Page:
Practical Field Information about Telecommunication Technologies
Method to Identify Conducted Disturbance Source of Malfunction of Telecommunication Services
This article introduces equipment used to identify a conducted disturbance source in telecommunication equipment. This is the twenty-ninth of a bimonthly series on the theme of practical field information on telecommunication technologies. This month’s contribution is from the EMC Engineering Group, Technical Assistance and Support Center, Maintenance and Service Operations Department, Network Business Headquarters, NTT EAST.
Keywords: conducted disturbance, noise direction detector, malfunction in telecommunication equipment
Many kinds of devices such as telephones, personal computers (PCs), and televisions incorporate communication functions. These devices are connected to the Internet through a home gateway. In this environment, a conducted disturbance that is generated by a fault in one device can lead to malfunctions in other devices such as audible noise in a telephone or a communication error in a PC.
When a malfunction occurs, the conducted disturbance source (i.e., the device with the fault) needs to be identified and then repaired or removed. However, in a communication environment in which multiple communication devices and home appliances are connected to the same mains and telecommunication network, identifying the conducted disturbance source can be extremely difficult. If the source cannot be identified, it becomes necessary to reduce the conducted disturbance by inserting a noise filter, for instance, a common-mode choke coil, on the telecommunication line (telephone line, Ethernet cable, etc.) and/or the mains line of the malfunctioning telecommunication devices affected by the conducted disturbance.
However, a countermeasure based on the insertion of a noise suppression filter incurs a cost and might have to be applied to another connected device if it is later found to be affected by a conducted disturbance. Accordingly, identifying the conducted disturbance source and repairing or removing the source is a more effective countermeasure than inserting noise filters.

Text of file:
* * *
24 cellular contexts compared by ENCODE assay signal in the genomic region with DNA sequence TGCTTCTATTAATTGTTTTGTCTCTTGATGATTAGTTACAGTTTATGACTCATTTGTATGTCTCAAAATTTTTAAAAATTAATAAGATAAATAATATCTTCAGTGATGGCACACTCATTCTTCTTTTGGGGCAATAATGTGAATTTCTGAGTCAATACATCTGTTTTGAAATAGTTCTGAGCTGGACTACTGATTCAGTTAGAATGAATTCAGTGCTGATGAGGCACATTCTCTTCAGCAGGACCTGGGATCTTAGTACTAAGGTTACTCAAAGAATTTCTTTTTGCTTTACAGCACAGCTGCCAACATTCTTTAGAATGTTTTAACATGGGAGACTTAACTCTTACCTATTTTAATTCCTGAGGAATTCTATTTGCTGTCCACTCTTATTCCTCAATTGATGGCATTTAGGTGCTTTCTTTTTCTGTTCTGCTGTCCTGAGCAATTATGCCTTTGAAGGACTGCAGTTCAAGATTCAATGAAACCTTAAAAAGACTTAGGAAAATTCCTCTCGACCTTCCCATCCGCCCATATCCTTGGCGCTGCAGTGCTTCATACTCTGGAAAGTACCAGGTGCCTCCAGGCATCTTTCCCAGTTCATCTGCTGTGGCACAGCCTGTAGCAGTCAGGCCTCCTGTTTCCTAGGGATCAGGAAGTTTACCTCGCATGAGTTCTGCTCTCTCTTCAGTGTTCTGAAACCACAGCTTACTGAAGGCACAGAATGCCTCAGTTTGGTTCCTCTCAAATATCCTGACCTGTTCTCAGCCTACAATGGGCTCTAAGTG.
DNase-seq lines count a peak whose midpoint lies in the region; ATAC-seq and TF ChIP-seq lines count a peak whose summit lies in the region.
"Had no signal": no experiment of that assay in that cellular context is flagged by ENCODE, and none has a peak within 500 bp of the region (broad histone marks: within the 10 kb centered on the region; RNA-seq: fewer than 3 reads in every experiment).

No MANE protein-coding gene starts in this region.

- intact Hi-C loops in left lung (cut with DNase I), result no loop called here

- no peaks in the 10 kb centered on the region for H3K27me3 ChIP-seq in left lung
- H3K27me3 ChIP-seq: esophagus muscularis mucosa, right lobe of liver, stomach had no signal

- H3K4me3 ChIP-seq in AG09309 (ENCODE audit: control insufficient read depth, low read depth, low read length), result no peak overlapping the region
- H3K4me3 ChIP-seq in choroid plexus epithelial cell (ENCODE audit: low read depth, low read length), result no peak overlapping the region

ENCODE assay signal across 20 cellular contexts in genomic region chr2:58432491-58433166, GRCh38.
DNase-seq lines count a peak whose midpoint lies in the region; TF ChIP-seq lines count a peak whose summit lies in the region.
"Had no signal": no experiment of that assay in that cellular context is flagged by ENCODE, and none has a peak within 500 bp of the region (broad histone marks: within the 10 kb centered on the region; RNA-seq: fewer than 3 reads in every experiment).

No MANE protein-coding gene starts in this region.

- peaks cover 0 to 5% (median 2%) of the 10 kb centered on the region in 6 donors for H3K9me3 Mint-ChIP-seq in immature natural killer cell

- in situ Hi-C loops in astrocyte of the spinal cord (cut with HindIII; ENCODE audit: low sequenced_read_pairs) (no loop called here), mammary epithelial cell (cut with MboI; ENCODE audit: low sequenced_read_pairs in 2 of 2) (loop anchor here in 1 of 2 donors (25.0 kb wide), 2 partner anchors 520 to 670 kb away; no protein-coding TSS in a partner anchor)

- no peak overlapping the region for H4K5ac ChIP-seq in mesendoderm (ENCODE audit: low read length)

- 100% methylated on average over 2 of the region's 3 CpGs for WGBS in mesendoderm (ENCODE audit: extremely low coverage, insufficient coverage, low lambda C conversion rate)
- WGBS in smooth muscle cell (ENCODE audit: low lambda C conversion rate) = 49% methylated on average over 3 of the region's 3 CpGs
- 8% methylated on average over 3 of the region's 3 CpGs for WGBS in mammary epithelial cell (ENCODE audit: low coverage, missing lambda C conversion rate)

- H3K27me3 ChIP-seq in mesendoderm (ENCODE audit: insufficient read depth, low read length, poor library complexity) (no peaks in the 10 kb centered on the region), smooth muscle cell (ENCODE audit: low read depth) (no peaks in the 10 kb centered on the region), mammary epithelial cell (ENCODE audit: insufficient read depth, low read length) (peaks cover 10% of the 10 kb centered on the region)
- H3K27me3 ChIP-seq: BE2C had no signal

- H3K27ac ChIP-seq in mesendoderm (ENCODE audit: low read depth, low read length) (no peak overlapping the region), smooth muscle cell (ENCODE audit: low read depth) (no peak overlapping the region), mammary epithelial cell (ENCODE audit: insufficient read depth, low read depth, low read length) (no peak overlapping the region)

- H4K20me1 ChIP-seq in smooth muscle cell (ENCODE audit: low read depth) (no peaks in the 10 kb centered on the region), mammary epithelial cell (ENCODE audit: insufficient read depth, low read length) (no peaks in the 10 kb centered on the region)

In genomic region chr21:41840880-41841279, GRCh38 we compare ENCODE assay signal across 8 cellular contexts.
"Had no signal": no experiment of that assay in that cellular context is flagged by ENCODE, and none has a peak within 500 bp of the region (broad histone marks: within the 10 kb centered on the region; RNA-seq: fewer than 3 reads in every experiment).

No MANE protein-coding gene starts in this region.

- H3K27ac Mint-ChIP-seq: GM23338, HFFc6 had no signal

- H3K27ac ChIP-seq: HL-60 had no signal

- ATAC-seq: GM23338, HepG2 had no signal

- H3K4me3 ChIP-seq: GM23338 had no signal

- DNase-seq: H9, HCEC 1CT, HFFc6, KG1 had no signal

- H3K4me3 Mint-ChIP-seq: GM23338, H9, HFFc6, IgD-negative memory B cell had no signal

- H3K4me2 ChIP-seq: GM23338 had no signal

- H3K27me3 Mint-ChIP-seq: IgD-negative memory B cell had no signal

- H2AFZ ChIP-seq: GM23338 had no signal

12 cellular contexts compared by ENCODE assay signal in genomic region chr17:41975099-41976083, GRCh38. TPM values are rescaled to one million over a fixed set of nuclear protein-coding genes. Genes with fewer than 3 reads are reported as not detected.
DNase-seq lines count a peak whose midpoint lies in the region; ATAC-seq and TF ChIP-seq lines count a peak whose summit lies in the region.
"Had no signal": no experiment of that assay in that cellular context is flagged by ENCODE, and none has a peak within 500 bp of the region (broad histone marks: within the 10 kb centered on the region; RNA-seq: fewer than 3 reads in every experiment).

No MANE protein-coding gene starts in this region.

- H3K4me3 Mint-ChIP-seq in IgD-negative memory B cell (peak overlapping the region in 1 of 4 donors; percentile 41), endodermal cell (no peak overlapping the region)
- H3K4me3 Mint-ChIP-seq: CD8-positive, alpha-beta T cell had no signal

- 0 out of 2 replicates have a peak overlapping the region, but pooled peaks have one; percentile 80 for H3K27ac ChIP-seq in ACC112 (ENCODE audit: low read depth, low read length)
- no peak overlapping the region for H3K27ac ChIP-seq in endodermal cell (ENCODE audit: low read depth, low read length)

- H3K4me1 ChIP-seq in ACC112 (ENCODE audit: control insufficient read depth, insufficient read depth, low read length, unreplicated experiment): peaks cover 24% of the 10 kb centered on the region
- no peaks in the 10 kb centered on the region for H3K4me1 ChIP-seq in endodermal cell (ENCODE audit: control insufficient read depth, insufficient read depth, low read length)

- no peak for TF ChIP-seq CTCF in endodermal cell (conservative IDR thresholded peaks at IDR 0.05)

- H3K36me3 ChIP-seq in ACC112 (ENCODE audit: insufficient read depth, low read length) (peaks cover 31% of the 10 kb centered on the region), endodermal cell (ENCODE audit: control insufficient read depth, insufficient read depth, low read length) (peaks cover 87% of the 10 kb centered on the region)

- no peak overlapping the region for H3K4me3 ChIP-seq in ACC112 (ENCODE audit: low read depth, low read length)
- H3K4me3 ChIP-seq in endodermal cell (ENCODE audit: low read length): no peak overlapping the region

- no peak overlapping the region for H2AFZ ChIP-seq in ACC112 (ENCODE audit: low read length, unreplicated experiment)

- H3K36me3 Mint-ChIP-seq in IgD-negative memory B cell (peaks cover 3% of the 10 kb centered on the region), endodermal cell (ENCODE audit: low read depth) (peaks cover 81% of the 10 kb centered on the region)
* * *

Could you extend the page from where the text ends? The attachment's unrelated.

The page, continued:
Therefore, the EMC Engineering Group has proposed a simple and efficient method for identifying a conducted disturbance source and has constructed a prototype device for identifying the direction of conducted disturbance propagation. This article describes this simple method for identifying the conducted disturbance source and explains the effectiveness of the prototype device.
When responding to a malfunction in telecommunication equipment caused by a conducted disturbance, maintenance personnel use the following procedure to identify the conducted disturbance source in the field.
(1) Measurement of conducted disturbance:
Measure the conducted disturbance voltage and frequency at the telecommunication or mains port of the telecommunication equipment affected by the conducted disturbance. (A noise search tester can be easily used for measuring the voltage and frequency.)
(2) Relationship between conducted disturbance and malfunction:
Confirm that the malfunction occurs synchronously with the conducted disturbance.
(3) Check the flow of the conducted disturbance current:
Compare the conducted disturbance voltage levels at telecommunication and mains ports. Estimate the conducted disturbance current from the comparison results.
(4) Identify the conducted disturbance source:
Find the conducted disturbance source with the highest voltage level and repair or replace it.
The conducted disturbance source can generally be identified by following the above procedure. However, when a malfunction is caused by a fault in the power supply section of a device, and multiple devices are connected to the same mains line via a multi-plug, the same conducted disturbance voltage level would be measured at all of the mains ports of each device. To identify the conducted disturbance source in this case, we need to turn off the power supplies of all connected devices. However, it is not usually possible to turn off the power supplies of all devices.
There is therefore a need for a device that can identify a conducted disturbance source and the direction of its propagation even when conducted disturbance voltage levels are identical.
3. Identifying conducted disturbance source
Conducted disturbance voltage measurement can only be applied to check the level of conducted disturbance voltage, which may be ineffective for identifying the conducted disturbance source, as described previously. Therefore, we focus on the direction of conducted disturbance current. However, measuring only the conducted disturbance current does not establish which direction the current is flowing.
To resolve this problem, we have developed a method for identifying the direction of conducted disturbance propagation by simultaneously measuring conducted disturbance voltage and current . A diagram of the proposed method is shown in Fig. 1. A capacitive voltage probe and current probe are used to measure the conducted disturbance voltage and current.